[00:13:38] Yolanda Lucas: Right. Yeah. I still have that support now, so even still, I. , As far as the family friend, she has been here for basically a year, almost two years. Um, so she has been a support. She actually will tell me to leave the house, so even, even if I don’t have anything planned, she’ll say, just go to the movies or something. She said, but get out the house.

[00:13:59] Rayna Neises: Yeah, that’s good that she is also helping you take care of yourself. ’cause sometimes it can be hard to do that. Sometimes it can be hard to see that, but it definitely makes a difference. Not being the only one and having her there. That’s been a blessing. That’s a, an important tip that when you can bring other people in that you trust, then you need to do that, even if you don’t have anything planned. Because sometimes we have a tendency to go, oh, I’m just here anyway. So it’s not a big deal, but it is because eventually it drains you always being on call, always being needed.

[00:14:32] So when you think about other caregivers who are in different stages of caregiving, maybe just starting or been doing it for a while, what would be one tip that you would have to share with them?

[00:14:42] Yolanda Lucas: One tip would be to advocate, as far as for their loved ones, especially

[00:14:48] in the beginning. Depending on the situation where the person cannot speak for their selves or they may have a hard time doing as far as the person, as receiving anything from, from the caregiver, I would say to advocate. So that’s been my number one is to advocate as much as possible. And if you think something is wrong with your loved one,

[00:15:08] contact the doctor. And if they’re not doing anything, try to talk to them some more. Try to push it so that way they’ll do something to fix the issue.

[00:15:17] Rayna Neises: I love that you mentioned it wasn’t like your natural instinct to be that kind of person. I’m a little bit pushier by nature, I think, and so I definitely found myself pushing for that, but it was so frustrating how often I felt like they weren’t listening. And so I think it is hard to be that caregiver and feel like I’m always having to push, but you really do.

[00:15:39] And I know initially, you felt like that primary care person wasn’t really listening, but eventually you guys developed that relationship that you are being heard. And he does know that you, you know her better than anybody else. And when you say something’s wrong, he knows that that’s true. So definitely being that advocate helps to eventually maybe not make it so hard. Would you agree with that?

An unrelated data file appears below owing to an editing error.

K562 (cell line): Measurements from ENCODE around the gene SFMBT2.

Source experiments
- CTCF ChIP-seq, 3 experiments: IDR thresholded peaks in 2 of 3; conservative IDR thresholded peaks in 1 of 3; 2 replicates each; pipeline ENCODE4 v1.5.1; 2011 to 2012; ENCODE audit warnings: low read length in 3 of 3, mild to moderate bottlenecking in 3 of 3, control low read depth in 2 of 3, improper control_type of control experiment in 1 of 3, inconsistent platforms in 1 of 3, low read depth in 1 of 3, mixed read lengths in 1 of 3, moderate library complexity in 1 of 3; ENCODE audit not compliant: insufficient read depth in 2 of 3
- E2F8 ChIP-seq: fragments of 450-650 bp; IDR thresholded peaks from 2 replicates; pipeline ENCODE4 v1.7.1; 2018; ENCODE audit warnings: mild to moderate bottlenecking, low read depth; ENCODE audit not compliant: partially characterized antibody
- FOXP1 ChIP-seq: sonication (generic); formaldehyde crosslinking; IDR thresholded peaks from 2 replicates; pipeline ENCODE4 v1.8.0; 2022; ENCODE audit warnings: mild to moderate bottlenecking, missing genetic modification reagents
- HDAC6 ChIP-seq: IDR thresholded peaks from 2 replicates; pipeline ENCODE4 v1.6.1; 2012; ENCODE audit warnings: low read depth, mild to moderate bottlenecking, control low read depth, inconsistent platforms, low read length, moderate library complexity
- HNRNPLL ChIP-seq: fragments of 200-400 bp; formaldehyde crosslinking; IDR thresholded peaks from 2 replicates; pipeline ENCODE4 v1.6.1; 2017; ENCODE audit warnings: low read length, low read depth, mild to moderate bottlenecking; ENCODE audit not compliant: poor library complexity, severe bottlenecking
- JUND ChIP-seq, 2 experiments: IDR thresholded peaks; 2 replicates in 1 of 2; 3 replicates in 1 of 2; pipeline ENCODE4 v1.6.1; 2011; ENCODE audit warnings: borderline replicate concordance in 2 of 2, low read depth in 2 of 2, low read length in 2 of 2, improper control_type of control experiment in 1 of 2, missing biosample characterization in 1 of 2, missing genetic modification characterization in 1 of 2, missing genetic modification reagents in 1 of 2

[00:16:03] Yolanda Lucas: Yes, yes, I do agree.

[00:16:06] Rayna Neises: I think that can be a tough role at times, and I love that, not only advocating for her, you’ve learned to advocate for yourself.

[00:16:14] Yolanda Lucas: Yes. And that was a hard one for um, because I wasn’t used to really doing that. So when I did have to advocate for myself as far as with, , just making sure that I advocate for myself, speak up for myself, especially when something doesn’t feel right to me. And, and speak on it and say something.

[00:16:31] Rayna Neises: So how have you felt, have you struggled with guilt when you’ve tried to advocate for yourself compared to what you’ve always done before?

[00:16:38] Yolanda Lucas: , In the beginning, yes I felt a little bit guilty, but then I said, you can’t feel guilty because you need this. You need to be able to advocate and speak for yourself. So, um, you shouldn’t feel guilty. So, at first, I did.

[00:16:51] Rayna Neises: So you just kind of had a mindset shift in the way that you looked at it and realized that you don’t need to feel guilty, so, so you don’t now,

[00:16:59] Yolanda Lucas: Yes.

[00:16:59] Rayna Neises: is that a good way of putting it? Yeah, I think that can be tricky. I think it can be really hard because again, oftentimes we think of if I’m taking care of me, that means I can’t be taking care of her, but that’s all or nothing. And it’s not true. I can do both and it just doesn’t have to look the way it always has. And I think that’s one of the hardest changes too. I know during Covid for you guys, it looked different than it does now, and then hopefully as she transitions into the nursing home, then that will look different, but it’s still you caring for her and advocating for her, and I think that’s amazing that you’ve been able to do that and really just, help her to have the best life she can have.

[00:17:39] Yolanda Lucas: Yes, I do agree with that.

[00:17:41] Rayna Neises: So Yolanda and I met at a support group, and so I’m just gonna give a plug to Nourish for Caregivers if you haven’t found a support group yet that fits for you. I facilitate the Tuesday morning at 10 o’clock central time Nourish for Caregivers, and then we have a second and fourth Thursday evening at 7:00 PM Central Time available.

[00:18:02] It is a Faith-based support group, which I love. So I have the opportunity to not only share our caregiving journeys, but to have that prayer and opportunity to see scripture and just be encouraged by the word. So we would love to invite you. If you’re interested in looking for a support group, come give us a try.

[00:18:20] Visit www.nourishforcaregivers.com and find the link to sign up for House Calls. So thank you so much Yolanda, for sharing your story and just being able to encourage other caregivers that are maybe just now learning how to advocate for themselves.

[00:18:35]

[00:18:37] Rayna Neises: Thank you for joining us today on a Season of Caring Podcast. It has been created to share stories of hope for living content, loving well, and caring without regrets. If you have financial, medical, or legal questions, be sure to consult your local professionals and take heart in your season of caring.​

            Meet Your Host

Rayna Neises

Rayna Neises, ACC

Author of No Regrets: Hope for Your Caregiving Season, Editor of Content Magazine, ICF Certified Coach, Speaker, Podcast Host, & Positive Approach to Care® Independent Trainer offering encouragement, support, and resources to those who are in a Season of Caring for Aging Parents.

Her passion is for those caring and their parents, so that both might be seen, not forgotten & cared for, not neglected.

Would you like to be a Guest?  |  Email Rayna

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Rayna Neises: A Season of Caring